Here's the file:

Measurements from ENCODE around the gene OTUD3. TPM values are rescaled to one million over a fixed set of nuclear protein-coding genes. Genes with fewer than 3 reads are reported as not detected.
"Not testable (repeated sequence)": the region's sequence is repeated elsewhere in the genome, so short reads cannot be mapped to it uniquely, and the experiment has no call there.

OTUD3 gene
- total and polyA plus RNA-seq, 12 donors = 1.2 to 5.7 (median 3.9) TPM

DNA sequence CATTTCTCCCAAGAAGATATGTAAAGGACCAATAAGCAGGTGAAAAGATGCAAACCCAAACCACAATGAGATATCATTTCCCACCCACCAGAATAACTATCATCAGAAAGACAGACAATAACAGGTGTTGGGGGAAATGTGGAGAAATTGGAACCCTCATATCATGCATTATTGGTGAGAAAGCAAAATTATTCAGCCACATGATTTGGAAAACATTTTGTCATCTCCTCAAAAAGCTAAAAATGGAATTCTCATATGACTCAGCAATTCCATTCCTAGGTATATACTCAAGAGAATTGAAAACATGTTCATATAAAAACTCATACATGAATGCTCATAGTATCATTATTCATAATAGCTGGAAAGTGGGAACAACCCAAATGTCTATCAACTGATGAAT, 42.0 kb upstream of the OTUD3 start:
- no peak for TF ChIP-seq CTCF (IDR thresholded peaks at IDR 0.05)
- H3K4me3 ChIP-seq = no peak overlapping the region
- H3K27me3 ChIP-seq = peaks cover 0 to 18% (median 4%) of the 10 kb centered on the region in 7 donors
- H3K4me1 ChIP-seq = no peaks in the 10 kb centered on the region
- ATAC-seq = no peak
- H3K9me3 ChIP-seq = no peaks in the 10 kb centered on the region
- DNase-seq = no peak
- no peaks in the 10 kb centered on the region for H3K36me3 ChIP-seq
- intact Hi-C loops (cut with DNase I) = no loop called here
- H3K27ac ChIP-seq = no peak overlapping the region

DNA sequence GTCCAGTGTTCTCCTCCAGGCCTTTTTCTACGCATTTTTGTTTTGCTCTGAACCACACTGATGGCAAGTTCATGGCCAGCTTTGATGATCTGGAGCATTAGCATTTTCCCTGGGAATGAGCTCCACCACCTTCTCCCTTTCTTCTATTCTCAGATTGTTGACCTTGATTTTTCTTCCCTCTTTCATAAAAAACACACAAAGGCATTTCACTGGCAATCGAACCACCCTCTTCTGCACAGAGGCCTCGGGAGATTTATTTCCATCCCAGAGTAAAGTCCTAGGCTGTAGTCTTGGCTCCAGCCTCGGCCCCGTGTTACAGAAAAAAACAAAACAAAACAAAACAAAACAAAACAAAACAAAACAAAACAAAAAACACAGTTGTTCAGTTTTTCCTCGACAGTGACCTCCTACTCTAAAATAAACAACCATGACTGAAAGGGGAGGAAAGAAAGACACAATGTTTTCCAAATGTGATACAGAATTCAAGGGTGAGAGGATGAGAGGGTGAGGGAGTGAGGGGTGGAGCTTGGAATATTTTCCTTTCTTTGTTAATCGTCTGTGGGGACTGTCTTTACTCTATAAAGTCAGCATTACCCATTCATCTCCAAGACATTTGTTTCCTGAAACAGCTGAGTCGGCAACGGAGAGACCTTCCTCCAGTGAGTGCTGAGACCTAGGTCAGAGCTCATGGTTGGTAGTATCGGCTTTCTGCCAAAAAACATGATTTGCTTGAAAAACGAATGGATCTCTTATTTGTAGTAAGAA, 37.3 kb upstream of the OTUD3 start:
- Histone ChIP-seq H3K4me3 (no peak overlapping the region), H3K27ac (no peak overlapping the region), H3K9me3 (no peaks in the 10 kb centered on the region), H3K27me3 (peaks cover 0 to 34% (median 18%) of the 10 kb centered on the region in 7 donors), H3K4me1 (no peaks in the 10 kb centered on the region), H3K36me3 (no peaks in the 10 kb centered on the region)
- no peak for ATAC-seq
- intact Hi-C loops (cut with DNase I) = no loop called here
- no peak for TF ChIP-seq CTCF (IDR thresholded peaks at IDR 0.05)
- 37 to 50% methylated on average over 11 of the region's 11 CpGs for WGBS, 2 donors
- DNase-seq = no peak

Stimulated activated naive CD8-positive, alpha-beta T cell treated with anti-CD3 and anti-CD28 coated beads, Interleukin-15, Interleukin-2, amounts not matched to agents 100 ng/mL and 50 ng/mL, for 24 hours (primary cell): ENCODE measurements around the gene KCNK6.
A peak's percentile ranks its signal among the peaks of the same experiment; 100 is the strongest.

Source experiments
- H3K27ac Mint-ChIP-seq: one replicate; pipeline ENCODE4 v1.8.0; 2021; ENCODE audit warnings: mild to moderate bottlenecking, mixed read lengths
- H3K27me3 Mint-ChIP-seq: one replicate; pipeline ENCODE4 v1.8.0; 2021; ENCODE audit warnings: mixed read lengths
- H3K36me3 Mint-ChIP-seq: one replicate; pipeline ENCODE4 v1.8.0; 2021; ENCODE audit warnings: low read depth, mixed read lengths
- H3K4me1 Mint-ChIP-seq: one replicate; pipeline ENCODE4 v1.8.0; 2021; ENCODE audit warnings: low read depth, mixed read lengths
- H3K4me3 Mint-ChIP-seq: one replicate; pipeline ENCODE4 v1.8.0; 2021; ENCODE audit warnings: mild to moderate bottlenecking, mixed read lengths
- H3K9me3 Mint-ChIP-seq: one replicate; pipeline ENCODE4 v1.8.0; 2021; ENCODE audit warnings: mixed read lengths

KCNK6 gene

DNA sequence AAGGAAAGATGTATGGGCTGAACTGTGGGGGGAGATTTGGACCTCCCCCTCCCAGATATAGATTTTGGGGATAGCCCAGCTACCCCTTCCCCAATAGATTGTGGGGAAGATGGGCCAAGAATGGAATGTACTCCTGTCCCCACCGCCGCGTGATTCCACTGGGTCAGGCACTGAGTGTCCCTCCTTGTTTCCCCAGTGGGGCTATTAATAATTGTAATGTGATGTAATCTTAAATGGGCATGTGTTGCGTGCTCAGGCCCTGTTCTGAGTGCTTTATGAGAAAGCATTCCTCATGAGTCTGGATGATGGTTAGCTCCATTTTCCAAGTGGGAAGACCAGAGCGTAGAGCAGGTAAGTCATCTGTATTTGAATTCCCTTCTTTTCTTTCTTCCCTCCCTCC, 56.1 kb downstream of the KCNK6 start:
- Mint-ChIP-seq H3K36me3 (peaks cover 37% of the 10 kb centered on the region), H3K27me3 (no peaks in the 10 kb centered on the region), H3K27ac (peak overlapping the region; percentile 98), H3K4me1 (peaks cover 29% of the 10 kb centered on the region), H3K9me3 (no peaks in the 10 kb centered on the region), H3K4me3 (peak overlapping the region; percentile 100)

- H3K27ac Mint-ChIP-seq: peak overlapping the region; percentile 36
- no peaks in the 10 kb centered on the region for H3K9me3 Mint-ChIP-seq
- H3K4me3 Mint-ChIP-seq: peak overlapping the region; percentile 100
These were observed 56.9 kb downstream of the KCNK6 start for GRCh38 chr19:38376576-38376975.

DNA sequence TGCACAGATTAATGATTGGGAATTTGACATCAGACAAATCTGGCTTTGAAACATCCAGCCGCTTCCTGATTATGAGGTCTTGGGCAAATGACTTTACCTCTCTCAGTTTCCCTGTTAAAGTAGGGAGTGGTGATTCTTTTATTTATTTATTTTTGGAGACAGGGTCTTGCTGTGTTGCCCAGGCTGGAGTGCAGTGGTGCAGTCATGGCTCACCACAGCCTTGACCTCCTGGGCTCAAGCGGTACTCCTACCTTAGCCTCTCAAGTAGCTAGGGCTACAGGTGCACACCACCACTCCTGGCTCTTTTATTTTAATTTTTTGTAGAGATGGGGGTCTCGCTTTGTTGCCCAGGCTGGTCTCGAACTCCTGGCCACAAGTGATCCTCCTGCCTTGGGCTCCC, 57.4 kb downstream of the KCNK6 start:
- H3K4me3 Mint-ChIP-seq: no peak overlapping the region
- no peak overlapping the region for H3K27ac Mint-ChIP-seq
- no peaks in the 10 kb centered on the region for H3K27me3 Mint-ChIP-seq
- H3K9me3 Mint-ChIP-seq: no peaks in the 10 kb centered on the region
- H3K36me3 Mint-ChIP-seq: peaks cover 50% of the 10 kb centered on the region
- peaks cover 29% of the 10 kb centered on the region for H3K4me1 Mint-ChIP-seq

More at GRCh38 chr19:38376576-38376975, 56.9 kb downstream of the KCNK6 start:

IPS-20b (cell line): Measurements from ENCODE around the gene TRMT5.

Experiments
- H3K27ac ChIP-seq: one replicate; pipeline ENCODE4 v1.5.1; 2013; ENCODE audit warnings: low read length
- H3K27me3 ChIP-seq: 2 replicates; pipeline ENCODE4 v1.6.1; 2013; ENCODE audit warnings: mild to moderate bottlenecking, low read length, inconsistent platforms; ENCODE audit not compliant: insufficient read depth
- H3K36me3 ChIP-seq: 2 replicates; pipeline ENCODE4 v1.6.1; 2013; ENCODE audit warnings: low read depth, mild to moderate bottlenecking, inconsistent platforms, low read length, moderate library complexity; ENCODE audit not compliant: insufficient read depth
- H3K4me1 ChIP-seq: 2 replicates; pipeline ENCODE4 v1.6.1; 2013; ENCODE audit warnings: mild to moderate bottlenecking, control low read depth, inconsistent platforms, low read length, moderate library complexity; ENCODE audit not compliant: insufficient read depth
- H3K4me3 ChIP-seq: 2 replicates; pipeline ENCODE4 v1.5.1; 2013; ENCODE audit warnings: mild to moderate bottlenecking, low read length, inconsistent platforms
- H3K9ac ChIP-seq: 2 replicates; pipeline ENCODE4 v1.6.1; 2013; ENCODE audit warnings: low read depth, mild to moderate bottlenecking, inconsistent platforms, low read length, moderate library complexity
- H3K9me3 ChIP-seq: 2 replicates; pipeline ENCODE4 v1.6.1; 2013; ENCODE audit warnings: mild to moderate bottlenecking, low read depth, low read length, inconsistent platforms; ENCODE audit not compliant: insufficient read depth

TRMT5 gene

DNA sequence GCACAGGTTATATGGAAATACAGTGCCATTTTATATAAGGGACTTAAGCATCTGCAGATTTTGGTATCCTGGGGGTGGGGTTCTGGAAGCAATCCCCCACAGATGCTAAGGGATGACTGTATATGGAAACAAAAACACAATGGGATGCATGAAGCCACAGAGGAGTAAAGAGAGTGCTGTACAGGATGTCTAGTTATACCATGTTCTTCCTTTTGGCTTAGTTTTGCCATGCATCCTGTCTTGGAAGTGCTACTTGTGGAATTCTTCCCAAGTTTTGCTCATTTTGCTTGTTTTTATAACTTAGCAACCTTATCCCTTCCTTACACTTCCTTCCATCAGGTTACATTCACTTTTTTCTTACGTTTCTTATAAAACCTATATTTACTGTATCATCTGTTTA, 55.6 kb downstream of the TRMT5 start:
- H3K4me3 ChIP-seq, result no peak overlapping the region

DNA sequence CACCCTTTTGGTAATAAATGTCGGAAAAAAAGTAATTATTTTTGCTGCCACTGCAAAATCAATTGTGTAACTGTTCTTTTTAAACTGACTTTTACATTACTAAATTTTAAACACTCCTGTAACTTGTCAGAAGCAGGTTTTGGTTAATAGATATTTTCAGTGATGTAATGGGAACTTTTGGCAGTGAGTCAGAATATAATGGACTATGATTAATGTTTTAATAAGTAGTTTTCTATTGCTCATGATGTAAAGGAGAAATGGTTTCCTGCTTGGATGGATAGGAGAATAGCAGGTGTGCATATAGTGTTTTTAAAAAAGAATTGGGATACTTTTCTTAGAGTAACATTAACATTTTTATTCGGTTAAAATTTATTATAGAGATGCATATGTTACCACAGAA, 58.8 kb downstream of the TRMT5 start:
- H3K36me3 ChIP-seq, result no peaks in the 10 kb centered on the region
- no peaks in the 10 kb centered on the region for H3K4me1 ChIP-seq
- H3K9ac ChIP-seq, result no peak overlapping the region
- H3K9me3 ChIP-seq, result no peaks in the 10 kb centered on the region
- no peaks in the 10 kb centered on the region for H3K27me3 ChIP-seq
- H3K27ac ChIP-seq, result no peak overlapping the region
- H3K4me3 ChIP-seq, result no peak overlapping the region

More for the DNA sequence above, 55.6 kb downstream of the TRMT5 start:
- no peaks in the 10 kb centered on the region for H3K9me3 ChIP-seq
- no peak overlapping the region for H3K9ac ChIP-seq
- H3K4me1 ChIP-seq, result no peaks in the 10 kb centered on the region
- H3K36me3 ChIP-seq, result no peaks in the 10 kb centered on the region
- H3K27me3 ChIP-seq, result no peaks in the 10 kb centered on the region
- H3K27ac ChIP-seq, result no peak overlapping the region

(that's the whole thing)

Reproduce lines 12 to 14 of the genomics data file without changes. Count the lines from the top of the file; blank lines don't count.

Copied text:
- DNase-seq = no peak
- no peaks in the 10 kb centered on the region for H3K36me3 ChIP-seq
- intact Hi-C loops (cut with DNase I) = no loop called here